DFW Music News

So That Lucero Show At Dada Last Night Was Pretty Insane, Huh?

Lucero's Ben Nichols growled his way through an hour-and-a-half set for a packed house at Dada last night (Gloria R. Levario)

Ben Tapia, the new co-owner at Club Dada, caught a little flak in our comments section when, in the piece I wrote about him trying to revamp the club's image, he said, "You know that old saying, 'If you build it, they will come?' Well, I'm building it."

Thing is: He's kinda doing just that. We here at DC9, for instance, have been pretty stoked about the upcoming Black Rebel Motorcycle Club show happening there since we first heard about it.

But I sure as hell didn't expect what I saw last night at Dada...

Shit was crazy. Place was packed: so much so you could barely move on the side of the bar in front of the stage; so much so that the garage door in the back had to be opened to accommodate the number of people in there; so much so that pretty much everyone was sweating through their shirts.

No disrespect to Lucero--hell, I like Lucero's gritty-voiced alt-country sound--but I don't think anyone would've imagined

Frontman Ben Nichols sure didn't; I talked to him a bit at the bar after the show. He was blown away by the crowd and hardly expected such a big one on Monday. By the time he'd reached the bar, after an hour-and-a-half long set that even included an encore, he was practically falling over himself, he was so spent.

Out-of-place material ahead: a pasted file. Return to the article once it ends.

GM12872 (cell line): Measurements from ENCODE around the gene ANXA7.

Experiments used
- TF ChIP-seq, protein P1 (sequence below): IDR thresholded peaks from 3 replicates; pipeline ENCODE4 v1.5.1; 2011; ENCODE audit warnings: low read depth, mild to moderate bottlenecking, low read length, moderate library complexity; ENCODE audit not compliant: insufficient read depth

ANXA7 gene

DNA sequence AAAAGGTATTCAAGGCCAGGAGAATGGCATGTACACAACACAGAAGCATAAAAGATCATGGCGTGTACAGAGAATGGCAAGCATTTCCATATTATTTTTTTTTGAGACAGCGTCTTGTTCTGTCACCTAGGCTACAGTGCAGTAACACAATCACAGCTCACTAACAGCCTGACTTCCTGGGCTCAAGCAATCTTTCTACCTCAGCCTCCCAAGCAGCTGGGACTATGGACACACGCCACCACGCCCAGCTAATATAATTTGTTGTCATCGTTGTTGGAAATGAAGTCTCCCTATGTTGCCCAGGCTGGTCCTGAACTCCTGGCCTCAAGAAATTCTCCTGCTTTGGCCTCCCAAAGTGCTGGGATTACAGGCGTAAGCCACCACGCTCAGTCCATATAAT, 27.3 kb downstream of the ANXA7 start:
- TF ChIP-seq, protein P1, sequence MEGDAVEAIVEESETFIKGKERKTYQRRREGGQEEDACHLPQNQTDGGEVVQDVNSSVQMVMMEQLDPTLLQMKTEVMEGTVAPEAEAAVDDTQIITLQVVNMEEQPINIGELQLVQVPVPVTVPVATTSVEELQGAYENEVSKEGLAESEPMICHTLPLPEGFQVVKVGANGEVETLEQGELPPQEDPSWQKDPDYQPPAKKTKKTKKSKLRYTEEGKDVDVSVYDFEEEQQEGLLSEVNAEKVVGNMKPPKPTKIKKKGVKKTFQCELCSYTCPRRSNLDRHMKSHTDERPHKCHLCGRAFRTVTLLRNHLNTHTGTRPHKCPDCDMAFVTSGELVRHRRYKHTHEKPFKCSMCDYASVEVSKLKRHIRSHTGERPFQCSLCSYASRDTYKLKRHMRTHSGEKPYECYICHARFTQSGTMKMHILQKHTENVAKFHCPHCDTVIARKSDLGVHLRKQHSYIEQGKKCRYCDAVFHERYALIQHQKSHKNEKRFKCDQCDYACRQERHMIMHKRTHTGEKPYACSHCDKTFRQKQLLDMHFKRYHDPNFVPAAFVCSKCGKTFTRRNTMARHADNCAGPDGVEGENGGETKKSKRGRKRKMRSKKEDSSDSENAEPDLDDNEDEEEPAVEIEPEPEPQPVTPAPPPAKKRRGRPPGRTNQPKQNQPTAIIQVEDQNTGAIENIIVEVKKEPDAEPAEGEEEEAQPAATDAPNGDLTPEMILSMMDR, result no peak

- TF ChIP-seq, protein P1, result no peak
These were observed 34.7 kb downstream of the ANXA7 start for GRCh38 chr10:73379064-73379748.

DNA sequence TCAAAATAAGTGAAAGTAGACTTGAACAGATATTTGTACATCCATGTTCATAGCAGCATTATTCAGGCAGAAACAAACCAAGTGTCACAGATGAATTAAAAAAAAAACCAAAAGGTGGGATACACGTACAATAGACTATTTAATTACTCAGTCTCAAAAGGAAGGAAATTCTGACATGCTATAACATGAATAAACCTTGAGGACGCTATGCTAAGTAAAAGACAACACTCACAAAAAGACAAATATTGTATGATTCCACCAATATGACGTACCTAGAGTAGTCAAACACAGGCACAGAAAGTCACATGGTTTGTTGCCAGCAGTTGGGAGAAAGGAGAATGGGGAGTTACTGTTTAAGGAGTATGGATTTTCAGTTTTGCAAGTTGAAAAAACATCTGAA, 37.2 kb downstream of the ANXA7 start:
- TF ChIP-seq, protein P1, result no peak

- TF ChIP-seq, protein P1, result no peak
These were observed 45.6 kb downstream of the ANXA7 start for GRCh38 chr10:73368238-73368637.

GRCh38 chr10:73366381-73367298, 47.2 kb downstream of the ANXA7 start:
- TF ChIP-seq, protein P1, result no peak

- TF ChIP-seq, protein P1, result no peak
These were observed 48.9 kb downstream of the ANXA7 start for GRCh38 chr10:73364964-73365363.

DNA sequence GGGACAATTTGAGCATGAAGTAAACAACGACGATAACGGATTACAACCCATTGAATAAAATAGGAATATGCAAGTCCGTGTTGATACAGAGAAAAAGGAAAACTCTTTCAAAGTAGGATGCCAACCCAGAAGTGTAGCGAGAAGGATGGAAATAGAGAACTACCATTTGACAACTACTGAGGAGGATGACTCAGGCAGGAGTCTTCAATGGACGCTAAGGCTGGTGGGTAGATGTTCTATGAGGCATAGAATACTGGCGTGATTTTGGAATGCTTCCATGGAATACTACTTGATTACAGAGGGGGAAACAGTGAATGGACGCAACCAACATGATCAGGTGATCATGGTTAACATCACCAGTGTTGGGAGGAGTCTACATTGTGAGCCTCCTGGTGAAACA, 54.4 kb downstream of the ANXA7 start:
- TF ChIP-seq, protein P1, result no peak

But what he didn't understand--and, hell, why would he?--was how crazy this was for Deep Ellum. 400 people in a Deep Ellum club just doesn't happen these days. And almost certainly not on a weeknight--a Monday, no less.

I spent probably 95 percent of my night there shaking my head in disbelief. It was unbelievable--reminiscent, I imagine of Ellum in the '90s. Sure was close, at least, agreed longtime Deep Ellum business owner Frank Campagna, who was also in attendance.

It was a big step in the right direction for Dada and Deep Ellum last night. And a huge slap in the face of the people who've been championing the fact that Deep Ellum can't survive as a destination hangout anymore. Proof was in the pudding. --Pete Freedman

KEEP THE DALLAS OBSERVER FREE... Since we started the Dallas Observer, it has been defined as the free, independent voice of Dallas, and we'd like to keep it that way. With local media under siege, it's more important than ever for us to rally support behind funding our local journalism. You can help by participating in our "I Support" program, allowing us to keep offering readers access to our incisive coverage of local news, food and culture with no paywalls.
Pete Freedman
Contact: Pete Freedman